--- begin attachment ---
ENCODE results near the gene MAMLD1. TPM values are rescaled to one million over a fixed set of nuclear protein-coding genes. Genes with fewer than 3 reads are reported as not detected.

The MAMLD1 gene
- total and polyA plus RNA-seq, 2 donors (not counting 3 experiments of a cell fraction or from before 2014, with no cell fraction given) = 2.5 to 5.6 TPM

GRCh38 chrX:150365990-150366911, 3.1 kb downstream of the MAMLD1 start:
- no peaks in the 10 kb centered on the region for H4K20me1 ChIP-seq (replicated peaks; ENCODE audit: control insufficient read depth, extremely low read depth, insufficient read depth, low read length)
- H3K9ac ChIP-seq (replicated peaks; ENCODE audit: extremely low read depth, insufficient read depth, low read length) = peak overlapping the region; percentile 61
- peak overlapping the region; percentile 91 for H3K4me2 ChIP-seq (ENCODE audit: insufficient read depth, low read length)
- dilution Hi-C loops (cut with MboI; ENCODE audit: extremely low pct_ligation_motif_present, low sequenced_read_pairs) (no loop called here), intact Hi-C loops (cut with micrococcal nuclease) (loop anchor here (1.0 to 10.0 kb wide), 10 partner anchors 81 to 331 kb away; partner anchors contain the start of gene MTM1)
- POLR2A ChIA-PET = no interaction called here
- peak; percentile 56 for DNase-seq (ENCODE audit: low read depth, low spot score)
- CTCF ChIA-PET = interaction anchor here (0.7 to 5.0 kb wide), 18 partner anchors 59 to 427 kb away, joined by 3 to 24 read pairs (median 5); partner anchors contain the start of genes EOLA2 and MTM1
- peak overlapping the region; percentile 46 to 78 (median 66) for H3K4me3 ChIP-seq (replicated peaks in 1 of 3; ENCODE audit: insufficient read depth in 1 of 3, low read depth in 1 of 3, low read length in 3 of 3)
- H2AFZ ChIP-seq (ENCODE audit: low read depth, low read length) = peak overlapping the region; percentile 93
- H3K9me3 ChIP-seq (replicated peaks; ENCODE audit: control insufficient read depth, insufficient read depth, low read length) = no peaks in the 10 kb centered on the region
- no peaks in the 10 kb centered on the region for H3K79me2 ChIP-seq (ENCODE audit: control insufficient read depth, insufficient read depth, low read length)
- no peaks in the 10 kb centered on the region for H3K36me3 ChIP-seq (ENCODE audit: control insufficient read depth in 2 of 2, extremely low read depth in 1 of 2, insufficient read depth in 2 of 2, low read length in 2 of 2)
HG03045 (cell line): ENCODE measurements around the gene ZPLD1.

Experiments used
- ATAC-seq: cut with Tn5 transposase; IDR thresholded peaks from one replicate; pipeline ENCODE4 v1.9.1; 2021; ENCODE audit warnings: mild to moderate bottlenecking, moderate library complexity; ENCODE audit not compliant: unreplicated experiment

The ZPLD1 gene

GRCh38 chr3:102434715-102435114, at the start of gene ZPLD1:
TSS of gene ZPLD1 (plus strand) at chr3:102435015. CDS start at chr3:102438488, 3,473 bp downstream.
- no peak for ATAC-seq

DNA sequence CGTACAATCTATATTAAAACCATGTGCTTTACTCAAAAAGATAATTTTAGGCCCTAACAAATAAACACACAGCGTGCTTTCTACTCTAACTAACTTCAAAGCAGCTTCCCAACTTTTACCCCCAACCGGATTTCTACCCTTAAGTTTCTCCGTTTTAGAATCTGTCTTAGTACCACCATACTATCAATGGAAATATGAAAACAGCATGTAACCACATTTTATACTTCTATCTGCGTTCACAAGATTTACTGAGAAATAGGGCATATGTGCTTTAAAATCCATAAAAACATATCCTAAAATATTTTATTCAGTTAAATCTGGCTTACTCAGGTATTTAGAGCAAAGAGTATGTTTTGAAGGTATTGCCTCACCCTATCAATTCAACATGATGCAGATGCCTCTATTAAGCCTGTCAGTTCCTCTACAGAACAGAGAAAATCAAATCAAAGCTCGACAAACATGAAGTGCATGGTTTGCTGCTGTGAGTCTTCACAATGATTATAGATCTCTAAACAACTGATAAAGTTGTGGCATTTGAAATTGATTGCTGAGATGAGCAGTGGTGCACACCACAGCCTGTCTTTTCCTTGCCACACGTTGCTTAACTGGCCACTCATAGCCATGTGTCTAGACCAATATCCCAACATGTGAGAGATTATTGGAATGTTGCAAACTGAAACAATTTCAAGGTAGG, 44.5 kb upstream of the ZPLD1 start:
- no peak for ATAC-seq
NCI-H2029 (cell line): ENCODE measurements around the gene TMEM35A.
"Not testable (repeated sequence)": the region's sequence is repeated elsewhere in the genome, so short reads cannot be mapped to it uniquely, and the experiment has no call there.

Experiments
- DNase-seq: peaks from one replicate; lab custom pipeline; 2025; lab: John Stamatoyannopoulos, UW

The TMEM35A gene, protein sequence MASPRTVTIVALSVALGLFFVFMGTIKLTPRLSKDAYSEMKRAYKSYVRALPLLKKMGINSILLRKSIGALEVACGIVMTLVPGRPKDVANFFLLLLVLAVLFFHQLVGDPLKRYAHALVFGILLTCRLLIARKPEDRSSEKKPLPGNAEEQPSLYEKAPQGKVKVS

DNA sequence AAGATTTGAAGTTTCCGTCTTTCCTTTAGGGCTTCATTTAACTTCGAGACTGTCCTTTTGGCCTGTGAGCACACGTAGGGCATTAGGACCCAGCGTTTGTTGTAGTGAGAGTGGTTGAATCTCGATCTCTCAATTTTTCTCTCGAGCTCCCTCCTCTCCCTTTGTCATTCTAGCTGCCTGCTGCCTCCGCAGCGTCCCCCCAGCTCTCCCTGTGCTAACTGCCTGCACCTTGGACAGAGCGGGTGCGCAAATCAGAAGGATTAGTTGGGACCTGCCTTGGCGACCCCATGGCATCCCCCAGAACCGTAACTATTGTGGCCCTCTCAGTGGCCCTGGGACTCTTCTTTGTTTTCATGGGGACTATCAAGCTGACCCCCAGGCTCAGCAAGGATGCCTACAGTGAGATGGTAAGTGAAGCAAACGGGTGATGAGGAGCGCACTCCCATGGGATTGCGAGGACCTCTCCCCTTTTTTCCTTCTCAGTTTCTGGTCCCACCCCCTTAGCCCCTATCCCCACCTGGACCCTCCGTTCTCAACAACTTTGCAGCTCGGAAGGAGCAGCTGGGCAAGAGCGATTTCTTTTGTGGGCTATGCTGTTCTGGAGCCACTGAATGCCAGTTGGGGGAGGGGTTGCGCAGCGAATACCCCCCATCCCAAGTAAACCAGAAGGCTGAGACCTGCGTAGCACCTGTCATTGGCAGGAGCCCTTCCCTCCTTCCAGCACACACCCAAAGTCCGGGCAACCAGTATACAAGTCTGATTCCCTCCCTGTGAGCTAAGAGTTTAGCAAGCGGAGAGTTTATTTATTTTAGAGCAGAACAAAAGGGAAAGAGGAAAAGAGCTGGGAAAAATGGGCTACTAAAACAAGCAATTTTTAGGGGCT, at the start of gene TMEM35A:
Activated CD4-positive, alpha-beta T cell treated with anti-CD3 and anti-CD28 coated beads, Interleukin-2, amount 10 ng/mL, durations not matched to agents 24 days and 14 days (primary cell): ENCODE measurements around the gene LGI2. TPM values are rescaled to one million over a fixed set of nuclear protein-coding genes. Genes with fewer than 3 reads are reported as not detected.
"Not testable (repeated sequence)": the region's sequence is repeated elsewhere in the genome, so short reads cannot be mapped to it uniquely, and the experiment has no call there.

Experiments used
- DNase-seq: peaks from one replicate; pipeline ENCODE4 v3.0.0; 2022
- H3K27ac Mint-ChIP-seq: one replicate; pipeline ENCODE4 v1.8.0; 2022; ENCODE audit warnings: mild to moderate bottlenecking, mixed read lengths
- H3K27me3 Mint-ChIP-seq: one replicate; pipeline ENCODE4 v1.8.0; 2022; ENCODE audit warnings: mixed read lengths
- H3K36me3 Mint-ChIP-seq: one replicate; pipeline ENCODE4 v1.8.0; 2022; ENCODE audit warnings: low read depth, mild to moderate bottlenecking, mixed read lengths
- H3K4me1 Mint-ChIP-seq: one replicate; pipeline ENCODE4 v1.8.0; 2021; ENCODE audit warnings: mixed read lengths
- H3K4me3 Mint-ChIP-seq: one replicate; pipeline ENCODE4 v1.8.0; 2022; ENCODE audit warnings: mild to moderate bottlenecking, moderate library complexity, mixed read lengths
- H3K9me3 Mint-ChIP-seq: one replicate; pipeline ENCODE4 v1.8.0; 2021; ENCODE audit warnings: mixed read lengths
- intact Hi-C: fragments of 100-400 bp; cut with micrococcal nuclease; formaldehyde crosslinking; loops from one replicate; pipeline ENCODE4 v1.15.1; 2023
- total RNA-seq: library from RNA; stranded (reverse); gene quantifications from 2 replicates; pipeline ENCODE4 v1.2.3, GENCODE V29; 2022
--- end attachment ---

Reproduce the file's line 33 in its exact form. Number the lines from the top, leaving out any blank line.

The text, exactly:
"Not testable (repeated sequence)": the region's sequence is repeated elsewhere in the genome, so short reads cannot be mapped to it uniquely, and the experiment has no call there.